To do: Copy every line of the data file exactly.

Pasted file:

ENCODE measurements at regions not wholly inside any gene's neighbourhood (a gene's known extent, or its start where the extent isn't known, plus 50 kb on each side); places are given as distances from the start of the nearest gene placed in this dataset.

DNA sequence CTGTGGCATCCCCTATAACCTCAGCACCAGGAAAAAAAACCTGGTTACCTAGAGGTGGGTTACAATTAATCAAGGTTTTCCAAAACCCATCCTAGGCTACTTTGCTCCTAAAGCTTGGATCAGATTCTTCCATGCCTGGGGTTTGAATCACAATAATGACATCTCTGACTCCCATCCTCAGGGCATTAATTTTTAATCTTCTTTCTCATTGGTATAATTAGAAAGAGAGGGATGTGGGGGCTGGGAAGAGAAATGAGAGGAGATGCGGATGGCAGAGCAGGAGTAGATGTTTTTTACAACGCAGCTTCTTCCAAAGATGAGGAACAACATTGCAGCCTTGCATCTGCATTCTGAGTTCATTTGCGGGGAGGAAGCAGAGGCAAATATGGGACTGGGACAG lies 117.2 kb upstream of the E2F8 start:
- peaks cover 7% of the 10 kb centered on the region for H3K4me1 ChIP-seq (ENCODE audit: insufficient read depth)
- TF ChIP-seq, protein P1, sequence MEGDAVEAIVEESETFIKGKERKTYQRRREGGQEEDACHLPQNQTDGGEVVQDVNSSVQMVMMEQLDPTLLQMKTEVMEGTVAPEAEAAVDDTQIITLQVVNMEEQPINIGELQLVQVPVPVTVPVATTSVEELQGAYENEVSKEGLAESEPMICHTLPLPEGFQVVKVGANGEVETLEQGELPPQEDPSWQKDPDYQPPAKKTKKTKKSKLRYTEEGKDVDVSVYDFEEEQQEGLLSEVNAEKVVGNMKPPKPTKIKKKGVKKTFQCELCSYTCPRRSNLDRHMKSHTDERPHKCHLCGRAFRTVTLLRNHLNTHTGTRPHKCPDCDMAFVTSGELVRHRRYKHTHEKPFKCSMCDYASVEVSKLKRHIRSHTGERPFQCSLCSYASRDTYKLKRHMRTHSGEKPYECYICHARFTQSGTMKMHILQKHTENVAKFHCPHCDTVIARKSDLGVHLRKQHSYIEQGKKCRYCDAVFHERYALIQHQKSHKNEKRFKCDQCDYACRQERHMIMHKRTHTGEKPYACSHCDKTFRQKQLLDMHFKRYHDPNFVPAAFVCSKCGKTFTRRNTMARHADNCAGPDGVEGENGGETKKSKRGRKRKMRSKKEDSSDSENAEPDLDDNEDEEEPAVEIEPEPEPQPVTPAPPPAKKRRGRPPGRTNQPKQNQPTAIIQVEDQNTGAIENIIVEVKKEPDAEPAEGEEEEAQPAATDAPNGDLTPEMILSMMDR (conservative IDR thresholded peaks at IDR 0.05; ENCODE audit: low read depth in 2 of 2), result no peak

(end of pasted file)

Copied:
ENCODE measurements at regions not wholly inside any gene's neighbourhood (a gene's known extent, or its start where the extent isn't known, plus 50 kb on each side); places are given as distances from the start of the nearest gene placed in this dataset.

DNA sequence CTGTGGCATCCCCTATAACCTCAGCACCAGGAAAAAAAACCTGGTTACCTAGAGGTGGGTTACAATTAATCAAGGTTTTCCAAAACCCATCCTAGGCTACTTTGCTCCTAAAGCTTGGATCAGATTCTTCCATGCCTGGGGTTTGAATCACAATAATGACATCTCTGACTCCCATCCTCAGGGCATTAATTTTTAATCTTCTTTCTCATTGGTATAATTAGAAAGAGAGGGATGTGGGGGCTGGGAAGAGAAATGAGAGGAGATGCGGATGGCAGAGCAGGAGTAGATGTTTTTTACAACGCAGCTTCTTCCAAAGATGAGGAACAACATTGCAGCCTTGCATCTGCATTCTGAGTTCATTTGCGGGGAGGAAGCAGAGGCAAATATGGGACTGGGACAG lies 117.2 kb upstream of the E2F8 start:
- peaks cover 7% of the 10 kb centered on the region for H3K4me1 ChIP-seq (ENCODE audit: insufficient read depth)
- TF ChIP-seq, protein P1, sequence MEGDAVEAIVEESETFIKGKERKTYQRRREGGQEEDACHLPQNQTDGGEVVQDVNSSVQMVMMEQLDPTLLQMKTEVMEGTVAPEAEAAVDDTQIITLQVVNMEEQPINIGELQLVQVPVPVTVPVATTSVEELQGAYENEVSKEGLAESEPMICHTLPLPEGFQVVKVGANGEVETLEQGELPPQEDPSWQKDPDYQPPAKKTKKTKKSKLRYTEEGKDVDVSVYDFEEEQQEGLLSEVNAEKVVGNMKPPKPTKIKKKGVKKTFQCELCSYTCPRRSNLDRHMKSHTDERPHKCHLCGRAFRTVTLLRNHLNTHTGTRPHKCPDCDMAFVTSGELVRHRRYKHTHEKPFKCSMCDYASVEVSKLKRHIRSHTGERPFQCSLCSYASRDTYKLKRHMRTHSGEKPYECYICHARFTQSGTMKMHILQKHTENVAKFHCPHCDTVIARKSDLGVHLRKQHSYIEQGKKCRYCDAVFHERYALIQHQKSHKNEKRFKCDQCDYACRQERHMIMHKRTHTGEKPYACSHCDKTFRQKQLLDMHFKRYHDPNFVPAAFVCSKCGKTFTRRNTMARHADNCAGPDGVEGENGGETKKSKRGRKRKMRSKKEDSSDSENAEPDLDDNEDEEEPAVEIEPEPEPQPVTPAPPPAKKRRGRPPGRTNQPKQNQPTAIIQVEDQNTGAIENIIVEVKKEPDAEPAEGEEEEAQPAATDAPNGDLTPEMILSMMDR (conservative IDR thresholded peaks at IDR 0.05; ENCODE audit: low read depth in 2 of 2), result no peak